After the inspection the provider sent us a plan of action setting out how they planned to address the breaches of Regulation. They told us the identified breaches had been met before the date of our inspection visit on 30 November 2017.

We also made recommendations about the way medicines were audited and providing nutritious and healthy meals.

At this inspection, we found improvements. However, we also found two breaches of the Health and Social Care Act 2008 (Regulated Activities) Regulations 2014. You can see what action we told the provider to take at the back of the full version of this report.

Quality assurance processes had identified shortfalls in the service and most had been addressed. However, the service was not meeting its aim to support people to become more independent and develop life skills. Instead, people had become reliant on the staff support provided. Improvements had been made to care plans so they were personalised but people had not been supported to meet their assessed needs and individual goals.

People had their health and nutritional needs assessed but we have made a recommendation in relation to supporting people to have a balanced diet.

New staff received a structured induction and were provided with a programme of training in areas essential to their role. We have made a recommendation about the planned frequency of the training programme to ensure staff are competent and up to date with their practice.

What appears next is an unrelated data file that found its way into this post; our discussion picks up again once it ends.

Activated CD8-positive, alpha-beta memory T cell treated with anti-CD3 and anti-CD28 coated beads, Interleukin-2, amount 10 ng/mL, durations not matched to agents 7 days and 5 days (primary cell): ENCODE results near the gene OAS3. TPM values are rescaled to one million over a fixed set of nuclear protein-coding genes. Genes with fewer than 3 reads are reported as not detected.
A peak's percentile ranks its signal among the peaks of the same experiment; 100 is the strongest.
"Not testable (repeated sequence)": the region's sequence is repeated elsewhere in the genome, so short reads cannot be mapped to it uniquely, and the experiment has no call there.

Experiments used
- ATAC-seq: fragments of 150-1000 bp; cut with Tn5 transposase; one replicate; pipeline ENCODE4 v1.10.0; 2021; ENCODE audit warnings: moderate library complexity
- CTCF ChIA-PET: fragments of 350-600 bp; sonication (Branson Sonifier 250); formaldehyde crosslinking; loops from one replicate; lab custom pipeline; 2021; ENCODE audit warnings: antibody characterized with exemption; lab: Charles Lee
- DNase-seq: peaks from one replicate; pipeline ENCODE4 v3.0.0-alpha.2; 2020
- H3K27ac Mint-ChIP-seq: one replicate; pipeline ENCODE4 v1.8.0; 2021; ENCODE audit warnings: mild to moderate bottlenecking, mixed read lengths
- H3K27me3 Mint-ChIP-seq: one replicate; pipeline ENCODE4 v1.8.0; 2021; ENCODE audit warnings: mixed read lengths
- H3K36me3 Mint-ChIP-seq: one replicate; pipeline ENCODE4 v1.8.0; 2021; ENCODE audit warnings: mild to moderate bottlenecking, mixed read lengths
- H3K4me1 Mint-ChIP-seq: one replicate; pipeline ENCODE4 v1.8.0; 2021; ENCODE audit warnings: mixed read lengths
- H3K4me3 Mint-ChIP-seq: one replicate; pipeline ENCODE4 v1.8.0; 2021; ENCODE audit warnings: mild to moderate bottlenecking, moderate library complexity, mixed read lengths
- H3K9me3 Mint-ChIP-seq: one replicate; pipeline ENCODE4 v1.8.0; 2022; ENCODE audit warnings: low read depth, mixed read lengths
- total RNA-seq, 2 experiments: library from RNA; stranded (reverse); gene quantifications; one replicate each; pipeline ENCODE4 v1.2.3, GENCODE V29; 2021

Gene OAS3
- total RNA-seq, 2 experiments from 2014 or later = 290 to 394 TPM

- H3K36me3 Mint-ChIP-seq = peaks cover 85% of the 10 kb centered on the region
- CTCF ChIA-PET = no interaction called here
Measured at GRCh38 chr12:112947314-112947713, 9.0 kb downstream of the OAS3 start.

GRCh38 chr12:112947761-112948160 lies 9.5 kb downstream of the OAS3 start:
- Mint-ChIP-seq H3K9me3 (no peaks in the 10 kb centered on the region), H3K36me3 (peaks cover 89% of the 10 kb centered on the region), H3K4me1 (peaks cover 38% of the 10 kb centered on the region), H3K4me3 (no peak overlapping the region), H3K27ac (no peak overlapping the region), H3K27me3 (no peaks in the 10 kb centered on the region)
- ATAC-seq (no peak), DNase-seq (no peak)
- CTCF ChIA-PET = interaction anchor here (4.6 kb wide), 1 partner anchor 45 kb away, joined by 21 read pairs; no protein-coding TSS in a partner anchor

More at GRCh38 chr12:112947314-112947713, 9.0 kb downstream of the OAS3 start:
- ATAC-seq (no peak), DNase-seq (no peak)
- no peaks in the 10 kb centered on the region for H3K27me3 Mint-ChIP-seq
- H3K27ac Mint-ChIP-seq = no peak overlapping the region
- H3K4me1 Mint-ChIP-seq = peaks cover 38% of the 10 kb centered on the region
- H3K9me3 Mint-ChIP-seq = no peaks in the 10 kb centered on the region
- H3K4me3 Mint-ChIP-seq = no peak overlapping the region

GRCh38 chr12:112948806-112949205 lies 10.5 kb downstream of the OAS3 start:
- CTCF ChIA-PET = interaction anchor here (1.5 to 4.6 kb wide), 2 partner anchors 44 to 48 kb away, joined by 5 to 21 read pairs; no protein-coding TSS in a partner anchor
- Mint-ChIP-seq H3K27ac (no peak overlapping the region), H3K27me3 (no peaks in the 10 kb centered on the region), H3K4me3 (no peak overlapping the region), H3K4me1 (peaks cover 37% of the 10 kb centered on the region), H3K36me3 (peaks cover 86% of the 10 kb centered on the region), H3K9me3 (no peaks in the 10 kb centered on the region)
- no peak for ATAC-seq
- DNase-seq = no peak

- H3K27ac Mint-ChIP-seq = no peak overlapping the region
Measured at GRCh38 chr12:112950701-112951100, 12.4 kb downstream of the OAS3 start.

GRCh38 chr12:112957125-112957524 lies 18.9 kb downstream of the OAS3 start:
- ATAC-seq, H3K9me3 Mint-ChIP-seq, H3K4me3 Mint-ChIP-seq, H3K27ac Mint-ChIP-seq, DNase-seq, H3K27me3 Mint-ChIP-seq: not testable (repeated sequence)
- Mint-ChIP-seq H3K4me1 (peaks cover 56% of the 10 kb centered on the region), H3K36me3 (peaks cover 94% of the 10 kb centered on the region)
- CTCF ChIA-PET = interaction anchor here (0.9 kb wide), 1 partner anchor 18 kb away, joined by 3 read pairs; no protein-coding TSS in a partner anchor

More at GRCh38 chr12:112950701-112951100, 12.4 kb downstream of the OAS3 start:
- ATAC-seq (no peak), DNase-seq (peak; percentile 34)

Improvements had been made in assessing potential risks and guidance was in place and available to staff to make sure people were protected from harm.

People were supported by staff who were trained to recognise the signs of abuse and the provider had reported concerns about people's safety to the relevant authorities.

Staff understanding of the principles of the Mental Capacity Act 2005 had improved through training and discussion.

CQC is required by law to monitor the operation of the Deprivation of Liberty Safeguards. The manager had submitted DoLS applications to ensure that people were not deprived of their liberty unlawfully.

The systems in place for the management of medicines had b

Inspection carried out on 8 March 2017

During an inspection to make sure that the improvements required had been made

We undertook an unannounced inspection of Edwin Therapeutic Unit on 8 March 2017. This inspection was done in response to information of concern we received from the local authority. Edwin Therapeutic Unit is a care home registered to provide accommodation and personal care for a maximum of three people who have learning disabilities, autism spectrum disorder, mental health issues and behaviours that challenge. It specialises in supporting people to manage high levels of behaviours that challenge. People required a range of support in relation to their support needs. At the time of the inspection there was one person living in the service, although we reviewed some documents relating to other people who had moved from the service prior to our site visit.